In the past, I licensed most of my photos under CC-BY-SA. One of my photos ended up on a website with political views I strongly abhor. Diligently, they attributed the photo with my name. Exactly as they were required to do by the license. I was not happy, because now googling my name yielded this website. Since then, I have become a lot more careful in open-source licensing photos I put online.

Is there any license where, apart from source attribution, anyone using the content would need to add a note that permission does not imply endorsement? Would such a license still be open source?

  • 3
    Creative Commons licenses allow you to demand removal of attribution as well, for the exact type of case that happened to you.
    – apsillers
    Apr 23, 2018 at 17:23
  • @apsillers That's very interesting and I was not aware of that!
    – gerrit
    Apr 23, 2018 at 17:43

1 Answer 1


I would expect that requiring a notice of non-endorsement would not exclude a license from being a FLOSS license, considering that the original 4-clause BSD license is a FLOSS license despite its "obnoxious advertising clause":

  1. All advertising materials mentioning features or use of this software must display the following acknowledgement:
    • This product includes software developed by the University of California, Berkeley and its contributors.

I don't know of any extant license that actually does require such an assertion, though.

The Creative Commons licenses already handle much of this, but not exactly how you request. CC licenses don't require a declaration of non-endorsement, but they still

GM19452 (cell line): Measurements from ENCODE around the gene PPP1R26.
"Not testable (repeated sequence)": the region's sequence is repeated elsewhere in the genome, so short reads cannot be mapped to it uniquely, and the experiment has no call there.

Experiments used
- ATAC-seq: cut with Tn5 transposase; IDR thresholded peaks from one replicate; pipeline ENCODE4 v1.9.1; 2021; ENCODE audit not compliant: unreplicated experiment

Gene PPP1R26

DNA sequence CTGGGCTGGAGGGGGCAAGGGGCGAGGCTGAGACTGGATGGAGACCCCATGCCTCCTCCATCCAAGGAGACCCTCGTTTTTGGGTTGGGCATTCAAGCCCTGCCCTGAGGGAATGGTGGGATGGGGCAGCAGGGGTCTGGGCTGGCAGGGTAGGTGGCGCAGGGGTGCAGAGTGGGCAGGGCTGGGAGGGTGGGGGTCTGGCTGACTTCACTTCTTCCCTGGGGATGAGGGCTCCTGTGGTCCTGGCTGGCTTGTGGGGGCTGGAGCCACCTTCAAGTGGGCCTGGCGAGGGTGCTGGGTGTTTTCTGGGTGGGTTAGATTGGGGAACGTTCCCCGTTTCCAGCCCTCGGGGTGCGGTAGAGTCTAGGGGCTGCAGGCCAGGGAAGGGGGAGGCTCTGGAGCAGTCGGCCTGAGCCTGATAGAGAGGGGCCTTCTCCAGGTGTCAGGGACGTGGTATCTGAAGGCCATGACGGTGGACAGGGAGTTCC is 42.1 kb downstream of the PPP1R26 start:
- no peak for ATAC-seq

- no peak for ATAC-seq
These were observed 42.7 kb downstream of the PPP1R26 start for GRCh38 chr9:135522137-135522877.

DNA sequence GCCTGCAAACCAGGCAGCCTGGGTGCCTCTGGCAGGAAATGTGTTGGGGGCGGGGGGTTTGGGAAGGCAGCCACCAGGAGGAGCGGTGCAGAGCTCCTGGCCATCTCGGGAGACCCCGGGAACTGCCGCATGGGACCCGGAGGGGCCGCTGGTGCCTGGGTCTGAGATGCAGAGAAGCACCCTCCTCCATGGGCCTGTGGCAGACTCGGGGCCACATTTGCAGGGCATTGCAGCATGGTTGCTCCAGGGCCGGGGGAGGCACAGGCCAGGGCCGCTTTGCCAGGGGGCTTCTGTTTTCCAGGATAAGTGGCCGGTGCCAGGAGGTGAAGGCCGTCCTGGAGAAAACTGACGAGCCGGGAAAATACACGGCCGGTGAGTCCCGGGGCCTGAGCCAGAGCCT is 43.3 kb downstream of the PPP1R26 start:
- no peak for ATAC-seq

1. disallow a positive statement of (or implication of) endorsement, and
  2. allow you to have your attribution removed in any cases that you find distasteful.

The full relevant FAQ item is:

What can I do if I offer my material under a Creative Commons license and I do not like the way someone uses it?

As long as users abide by license terms and conditions, licensors cannot control how the material is used. However, CC licenses do provide several mechanisms that allow licensors to choose not to be associated with their material or to uses of their material with which they disagree.

First, all CC licenses prohibit using the attribution requirement to suggest that the licensor endorses or supports a particular use. Second, licensors may waive the attribution requirement, choosing not to be identified as the licensor, if they wish. Third, if the licensor does not like how the material has been modified or used, CC licenses require that the licensee remove the attribution information upon request. (In 3.0 and earlier, this is only a requirement for adaptations and collections; in 4.0, this also applies to the unmodified work.) Finally, anyone modifying licensed material must indicate that the original has been modified. This ensures that changes made to the original material--whether or not the licensor approves of them--are not attributed back to the licensor.

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